Yes, Steve. Though I do have PTSD, what they call ADHD (results of a head injury) and MS, I think I have few problems, and am actively resisting all efforts to be psychiatrized and medicalized. I canceled my last MRI, because there isn’t anything that can be gleaned from it— I have MS and likely always will. Unless I suspect a brain tumor, the imaging is a waste of my time.

      Also, the best thing I’ve done for my health is weaning off a plethora of prescriptions— both psyche meds and drugs prescribed for the symptoms of MS that cause more problems than they solved. And this is with the V.A., which, I suppose, uses the same guidelines that HMOs do.

      On the bright side, I can do myself a lot of good by not taking statins and other drugs that don’t pan out in the calculations of risks vs. benefits.

      I do have an appointment with a psyche nurse, and will ask her to prescribe me some benzos in case I become hypervigilant. The anniversary of my trauma is coming up, and I think a short-term prescription for tranquilizers will do, if I need them.

      Nothing too much.

      October 28, 2014 | 11:25 AM

      Wiley, your situation is a perfect example of my telling people that drugs aren’t an issue of being pro vs. con but an issue of fully weighing the risks vs. benefits and being able to make a fully informed choice as you have obviously done.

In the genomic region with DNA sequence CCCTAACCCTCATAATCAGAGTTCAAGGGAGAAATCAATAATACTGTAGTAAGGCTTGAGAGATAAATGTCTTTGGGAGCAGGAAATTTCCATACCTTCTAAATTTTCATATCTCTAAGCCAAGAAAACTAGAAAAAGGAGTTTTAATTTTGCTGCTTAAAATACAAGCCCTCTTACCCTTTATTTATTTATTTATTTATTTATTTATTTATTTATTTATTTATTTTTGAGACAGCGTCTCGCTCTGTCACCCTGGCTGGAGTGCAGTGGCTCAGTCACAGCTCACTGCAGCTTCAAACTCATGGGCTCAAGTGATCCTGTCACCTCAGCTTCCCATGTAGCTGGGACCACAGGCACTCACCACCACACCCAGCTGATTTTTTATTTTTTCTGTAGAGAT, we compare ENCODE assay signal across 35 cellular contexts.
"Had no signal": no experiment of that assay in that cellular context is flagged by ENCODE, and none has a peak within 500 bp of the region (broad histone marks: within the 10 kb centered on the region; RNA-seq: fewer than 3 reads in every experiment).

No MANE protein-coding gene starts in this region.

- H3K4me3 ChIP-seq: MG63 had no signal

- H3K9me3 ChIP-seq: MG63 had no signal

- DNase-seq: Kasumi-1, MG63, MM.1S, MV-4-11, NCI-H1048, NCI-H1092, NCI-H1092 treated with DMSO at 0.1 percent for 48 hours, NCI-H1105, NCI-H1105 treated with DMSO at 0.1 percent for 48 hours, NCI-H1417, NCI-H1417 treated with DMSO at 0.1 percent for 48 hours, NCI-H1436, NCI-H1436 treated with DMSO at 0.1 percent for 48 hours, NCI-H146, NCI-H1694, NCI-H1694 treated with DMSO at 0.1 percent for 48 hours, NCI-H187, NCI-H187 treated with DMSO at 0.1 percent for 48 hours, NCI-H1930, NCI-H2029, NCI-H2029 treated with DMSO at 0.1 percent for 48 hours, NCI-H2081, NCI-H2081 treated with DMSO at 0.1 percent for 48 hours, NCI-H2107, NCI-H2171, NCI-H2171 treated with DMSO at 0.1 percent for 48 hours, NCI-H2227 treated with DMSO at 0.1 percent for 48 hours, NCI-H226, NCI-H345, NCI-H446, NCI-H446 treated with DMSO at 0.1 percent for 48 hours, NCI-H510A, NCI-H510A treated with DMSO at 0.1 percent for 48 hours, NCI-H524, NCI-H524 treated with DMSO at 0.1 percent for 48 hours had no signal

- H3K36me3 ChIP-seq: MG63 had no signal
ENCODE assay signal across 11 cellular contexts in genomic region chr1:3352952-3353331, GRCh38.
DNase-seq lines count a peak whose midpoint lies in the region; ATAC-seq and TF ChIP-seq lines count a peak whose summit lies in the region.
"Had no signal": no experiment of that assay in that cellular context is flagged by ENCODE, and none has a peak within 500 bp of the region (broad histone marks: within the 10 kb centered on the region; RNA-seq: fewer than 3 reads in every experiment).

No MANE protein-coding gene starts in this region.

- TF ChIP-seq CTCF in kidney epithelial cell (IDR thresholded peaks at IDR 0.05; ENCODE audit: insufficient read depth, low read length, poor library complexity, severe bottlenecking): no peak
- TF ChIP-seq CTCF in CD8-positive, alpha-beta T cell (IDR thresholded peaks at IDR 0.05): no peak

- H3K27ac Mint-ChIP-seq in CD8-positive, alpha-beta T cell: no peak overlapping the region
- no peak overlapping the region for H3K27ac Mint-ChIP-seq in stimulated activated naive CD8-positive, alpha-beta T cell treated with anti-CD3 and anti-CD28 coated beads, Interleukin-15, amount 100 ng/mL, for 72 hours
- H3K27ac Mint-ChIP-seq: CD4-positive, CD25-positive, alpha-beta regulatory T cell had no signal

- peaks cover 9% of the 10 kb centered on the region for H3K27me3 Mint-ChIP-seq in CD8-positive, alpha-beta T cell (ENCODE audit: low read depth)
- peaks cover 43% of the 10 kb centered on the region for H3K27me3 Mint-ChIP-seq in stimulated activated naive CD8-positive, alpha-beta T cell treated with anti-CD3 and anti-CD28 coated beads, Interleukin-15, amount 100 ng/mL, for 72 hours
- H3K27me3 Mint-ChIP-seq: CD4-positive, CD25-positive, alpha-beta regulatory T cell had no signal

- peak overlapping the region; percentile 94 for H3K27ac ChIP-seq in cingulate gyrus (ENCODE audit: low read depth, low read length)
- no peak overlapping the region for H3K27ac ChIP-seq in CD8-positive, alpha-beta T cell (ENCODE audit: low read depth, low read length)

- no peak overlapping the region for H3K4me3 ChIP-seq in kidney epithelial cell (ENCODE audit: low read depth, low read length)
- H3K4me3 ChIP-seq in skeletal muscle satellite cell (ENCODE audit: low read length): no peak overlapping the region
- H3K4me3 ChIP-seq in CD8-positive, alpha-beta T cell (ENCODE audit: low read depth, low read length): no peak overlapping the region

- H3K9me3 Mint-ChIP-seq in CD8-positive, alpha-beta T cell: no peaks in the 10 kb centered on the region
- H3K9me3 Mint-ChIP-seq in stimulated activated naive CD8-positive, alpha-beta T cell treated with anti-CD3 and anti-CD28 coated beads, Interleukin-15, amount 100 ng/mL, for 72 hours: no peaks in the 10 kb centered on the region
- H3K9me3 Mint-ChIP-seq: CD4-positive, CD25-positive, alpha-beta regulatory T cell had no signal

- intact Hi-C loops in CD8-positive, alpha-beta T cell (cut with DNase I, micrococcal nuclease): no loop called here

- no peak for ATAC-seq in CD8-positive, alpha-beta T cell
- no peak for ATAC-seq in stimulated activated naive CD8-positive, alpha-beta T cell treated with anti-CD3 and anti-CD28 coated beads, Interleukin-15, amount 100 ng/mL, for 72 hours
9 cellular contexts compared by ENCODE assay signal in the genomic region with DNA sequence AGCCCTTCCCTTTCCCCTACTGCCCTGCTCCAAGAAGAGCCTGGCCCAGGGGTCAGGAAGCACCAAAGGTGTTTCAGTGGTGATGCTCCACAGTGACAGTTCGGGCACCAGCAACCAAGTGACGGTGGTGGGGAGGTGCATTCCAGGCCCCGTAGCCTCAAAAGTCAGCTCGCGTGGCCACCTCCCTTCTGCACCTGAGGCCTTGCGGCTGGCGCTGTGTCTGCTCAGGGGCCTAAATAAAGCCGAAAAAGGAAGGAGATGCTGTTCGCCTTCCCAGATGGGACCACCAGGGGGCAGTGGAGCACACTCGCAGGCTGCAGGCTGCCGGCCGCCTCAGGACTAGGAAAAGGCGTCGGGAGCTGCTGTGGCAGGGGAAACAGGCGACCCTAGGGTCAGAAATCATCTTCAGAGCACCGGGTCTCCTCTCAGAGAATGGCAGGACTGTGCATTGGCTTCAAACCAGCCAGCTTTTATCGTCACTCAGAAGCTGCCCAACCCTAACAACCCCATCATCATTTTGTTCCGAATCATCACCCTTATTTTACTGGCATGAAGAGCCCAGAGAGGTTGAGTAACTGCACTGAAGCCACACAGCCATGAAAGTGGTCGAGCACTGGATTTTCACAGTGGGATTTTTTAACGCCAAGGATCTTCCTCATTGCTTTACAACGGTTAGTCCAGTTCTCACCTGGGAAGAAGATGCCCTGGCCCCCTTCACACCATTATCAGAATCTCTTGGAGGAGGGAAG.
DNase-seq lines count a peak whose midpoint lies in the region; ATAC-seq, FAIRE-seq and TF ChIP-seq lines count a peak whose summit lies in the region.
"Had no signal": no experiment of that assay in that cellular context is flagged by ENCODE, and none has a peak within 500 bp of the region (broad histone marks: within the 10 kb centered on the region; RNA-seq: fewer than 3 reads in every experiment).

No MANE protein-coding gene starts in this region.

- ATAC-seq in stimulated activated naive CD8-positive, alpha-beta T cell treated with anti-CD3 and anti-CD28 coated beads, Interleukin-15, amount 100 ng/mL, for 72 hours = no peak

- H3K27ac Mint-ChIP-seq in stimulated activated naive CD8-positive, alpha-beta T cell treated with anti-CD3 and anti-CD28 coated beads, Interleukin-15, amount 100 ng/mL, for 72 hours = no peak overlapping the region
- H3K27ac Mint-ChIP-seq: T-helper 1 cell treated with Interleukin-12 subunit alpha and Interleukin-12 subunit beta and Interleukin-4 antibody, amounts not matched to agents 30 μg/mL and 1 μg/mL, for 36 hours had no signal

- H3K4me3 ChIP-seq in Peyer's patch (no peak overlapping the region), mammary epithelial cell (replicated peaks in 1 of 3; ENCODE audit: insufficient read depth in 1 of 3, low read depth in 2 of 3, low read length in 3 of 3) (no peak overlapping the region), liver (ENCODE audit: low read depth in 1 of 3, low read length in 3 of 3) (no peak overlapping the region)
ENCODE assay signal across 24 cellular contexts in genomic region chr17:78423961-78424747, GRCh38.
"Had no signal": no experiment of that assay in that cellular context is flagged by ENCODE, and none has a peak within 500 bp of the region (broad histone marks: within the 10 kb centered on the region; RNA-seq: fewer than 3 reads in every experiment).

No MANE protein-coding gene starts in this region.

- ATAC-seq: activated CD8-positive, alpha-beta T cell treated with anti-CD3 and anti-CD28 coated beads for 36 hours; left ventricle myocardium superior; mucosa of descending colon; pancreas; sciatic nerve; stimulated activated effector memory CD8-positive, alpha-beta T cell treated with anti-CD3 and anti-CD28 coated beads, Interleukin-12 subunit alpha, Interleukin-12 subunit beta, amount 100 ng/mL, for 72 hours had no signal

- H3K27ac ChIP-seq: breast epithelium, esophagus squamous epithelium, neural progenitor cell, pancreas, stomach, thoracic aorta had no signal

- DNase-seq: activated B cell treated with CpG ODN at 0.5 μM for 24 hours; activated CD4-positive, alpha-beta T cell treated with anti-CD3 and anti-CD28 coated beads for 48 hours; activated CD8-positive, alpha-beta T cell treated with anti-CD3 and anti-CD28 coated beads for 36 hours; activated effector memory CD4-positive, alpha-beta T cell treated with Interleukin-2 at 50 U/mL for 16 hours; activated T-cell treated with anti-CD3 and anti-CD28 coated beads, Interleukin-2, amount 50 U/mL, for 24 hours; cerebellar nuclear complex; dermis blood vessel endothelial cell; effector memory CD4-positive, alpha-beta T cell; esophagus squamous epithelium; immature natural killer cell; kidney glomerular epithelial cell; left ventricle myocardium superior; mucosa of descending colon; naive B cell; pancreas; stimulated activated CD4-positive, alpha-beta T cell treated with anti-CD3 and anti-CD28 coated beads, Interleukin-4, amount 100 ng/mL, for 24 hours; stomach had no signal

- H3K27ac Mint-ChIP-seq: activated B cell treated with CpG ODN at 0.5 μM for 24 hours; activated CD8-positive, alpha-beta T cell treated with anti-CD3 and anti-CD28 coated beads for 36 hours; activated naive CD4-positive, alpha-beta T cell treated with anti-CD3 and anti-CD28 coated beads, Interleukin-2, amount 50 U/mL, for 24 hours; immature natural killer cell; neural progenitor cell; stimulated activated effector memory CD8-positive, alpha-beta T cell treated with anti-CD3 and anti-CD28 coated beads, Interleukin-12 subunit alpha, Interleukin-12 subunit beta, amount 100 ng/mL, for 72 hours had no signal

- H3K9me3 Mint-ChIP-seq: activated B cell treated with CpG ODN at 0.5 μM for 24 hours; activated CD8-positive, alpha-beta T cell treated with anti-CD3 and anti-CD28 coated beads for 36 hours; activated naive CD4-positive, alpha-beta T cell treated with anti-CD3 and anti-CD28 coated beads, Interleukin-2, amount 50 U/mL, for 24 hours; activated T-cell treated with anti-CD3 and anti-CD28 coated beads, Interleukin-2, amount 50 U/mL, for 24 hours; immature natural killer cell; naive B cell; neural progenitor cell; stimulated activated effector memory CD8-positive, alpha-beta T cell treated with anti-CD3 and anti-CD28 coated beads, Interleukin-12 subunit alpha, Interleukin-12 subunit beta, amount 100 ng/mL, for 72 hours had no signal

October 28, 2014 | 6:52 PM

      Yeah, AA, drugs can be useful, and I think the field of psychiatry should do long-term studies on the drugs they’re using now, to learn how to use them better. Simply lowering the doses of some drugs and not assuming that they need to be taken for life, might open doors to better thinking, more responsiveness on the part of mental health professionals, and better results for patients.

      Today I was prescribed valium, and my prescribing nurse explained in detail why that was her choice— I really like her. I’ll take one to see how it affects me, then— knowing what to expect— will take them as prescribed should I become hyper-vigilant. It’s a very painful state that I see no reason to suffer in full. In fact, I might be able to process what’s going on with me (if I suffer from symptoms of PTSD) enough to make some progress with it. Would rather not suffer it, at all; but we play the hands we’re dealt.

      James O'Brien, M.D.
      October 29, 2014 | 12:07 AM

      Just curious, have you ever tried Prazosin?

    Sorry, the comment form is closed at this time.